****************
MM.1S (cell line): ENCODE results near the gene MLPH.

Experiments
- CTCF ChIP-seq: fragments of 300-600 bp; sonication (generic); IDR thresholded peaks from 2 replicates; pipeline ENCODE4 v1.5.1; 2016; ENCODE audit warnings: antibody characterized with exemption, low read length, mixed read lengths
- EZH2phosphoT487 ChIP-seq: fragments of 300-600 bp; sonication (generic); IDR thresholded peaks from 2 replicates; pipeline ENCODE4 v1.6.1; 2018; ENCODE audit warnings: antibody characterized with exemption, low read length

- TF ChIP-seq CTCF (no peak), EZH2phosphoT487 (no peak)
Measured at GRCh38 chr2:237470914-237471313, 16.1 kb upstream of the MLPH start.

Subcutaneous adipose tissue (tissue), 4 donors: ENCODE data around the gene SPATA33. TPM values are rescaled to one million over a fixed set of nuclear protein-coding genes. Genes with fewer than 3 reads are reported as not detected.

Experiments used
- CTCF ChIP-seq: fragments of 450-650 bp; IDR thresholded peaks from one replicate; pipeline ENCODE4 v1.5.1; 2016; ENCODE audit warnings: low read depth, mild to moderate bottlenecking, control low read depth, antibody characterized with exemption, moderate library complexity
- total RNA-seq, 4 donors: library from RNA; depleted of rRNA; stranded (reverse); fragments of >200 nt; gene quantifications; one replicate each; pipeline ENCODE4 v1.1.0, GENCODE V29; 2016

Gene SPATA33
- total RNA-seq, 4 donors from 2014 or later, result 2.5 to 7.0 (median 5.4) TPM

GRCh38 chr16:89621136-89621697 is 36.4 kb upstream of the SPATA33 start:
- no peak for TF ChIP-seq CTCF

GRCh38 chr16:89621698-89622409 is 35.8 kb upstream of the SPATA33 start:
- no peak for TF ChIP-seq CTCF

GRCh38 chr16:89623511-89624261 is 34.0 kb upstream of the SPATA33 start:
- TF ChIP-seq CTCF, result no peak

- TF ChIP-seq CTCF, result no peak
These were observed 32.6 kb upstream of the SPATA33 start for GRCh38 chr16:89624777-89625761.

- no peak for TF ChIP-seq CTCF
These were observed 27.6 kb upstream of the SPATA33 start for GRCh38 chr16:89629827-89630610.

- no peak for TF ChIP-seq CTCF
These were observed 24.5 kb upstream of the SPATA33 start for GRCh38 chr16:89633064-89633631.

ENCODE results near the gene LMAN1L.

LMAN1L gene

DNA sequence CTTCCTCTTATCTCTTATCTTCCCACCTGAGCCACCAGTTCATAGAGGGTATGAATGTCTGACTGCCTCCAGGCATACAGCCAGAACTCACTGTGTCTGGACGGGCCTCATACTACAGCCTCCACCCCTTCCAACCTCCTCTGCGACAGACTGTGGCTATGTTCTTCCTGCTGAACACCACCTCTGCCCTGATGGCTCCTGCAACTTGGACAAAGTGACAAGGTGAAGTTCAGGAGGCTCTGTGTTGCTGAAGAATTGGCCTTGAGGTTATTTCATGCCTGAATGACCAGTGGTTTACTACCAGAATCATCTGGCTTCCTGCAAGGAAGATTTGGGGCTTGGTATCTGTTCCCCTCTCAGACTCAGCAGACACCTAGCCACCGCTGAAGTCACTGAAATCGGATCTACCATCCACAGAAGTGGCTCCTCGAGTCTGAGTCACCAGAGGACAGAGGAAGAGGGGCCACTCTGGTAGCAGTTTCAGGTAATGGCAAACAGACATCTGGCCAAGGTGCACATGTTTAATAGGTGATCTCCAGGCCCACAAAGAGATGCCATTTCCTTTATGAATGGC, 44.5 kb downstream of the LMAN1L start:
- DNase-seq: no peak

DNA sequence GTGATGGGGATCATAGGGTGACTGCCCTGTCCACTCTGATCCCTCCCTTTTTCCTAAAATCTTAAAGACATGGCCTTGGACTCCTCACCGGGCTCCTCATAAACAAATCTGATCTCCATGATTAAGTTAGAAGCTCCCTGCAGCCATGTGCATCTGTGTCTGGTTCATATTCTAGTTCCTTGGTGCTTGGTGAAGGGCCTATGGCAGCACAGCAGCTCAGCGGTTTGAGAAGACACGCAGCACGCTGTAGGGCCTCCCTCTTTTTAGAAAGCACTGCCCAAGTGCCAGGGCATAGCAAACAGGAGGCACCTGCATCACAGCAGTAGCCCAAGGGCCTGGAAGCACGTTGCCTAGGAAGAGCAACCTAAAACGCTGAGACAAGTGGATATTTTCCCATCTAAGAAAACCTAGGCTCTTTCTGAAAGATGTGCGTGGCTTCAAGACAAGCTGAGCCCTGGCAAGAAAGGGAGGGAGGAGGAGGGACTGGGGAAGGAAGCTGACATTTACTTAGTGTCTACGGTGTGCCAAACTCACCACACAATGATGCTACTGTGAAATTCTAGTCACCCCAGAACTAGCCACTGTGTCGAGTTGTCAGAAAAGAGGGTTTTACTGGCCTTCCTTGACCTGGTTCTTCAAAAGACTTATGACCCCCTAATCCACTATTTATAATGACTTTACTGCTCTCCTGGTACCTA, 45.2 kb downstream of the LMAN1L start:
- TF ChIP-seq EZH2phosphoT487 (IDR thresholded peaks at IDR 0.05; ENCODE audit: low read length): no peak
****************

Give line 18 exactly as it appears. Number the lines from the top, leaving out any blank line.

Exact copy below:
- TF ChIP-seq CTCF, result no peak